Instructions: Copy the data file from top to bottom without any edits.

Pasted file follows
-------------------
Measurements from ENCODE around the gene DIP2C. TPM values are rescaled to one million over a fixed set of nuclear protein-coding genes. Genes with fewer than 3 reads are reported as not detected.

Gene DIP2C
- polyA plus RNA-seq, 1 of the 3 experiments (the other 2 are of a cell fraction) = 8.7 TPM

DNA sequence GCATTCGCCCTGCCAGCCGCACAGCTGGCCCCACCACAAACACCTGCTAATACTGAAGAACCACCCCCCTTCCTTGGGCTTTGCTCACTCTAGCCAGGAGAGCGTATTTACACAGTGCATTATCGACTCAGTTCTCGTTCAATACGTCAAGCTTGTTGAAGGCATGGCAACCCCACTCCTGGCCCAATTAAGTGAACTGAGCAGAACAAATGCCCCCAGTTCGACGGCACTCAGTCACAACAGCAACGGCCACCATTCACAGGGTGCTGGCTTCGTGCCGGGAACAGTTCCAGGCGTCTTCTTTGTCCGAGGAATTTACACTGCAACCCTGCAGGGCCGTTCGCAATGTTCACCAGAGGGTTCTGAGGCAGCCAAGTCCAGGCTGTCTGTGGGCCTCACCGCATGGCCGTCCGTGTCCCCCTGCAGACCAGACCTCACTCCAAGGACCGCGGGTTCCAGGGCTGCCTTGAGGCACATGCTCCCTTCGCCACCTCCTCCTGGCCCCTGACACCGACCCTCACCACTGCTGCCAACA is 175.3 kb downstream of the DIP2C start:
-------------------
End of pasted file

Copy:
Measurements from ENCODE around the gene DIP2C. TPM values are rescaled to one million over a fixed set of nuclear protein-coding genes. Genes with fewer than 3 reads are reported as not detected.

Gene DIP2C
- polyA plus RNA-seq, 1 of the 3 experiments (the other 2 are of a cell fraction) = 8.7 TPM

DNA sequence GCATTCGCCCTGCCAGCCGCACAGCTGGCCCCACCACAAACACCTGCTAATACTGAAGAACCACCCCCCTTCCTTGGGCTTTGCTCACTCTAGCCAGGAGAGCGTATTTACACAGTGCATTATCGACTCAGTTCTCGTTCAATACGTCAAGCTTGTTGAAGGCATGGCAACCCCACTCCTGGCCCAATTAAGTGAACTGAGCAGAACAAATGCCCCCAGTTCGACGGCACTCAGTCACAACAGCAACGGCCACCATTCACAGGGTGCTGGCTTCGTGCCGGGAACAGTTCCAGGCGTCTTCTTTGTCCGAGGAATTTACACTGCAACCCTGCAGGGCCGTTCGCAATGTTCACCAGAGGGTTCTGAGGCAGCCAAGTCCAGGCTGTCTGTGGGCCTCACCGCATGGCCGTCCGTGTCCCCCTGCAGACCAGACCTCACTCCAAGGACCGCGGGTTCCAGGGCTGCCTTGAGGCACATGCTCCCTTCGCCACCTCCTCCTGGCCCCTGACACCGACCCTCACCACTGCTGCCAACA is 175.3 kb downstream of the DIP2C start: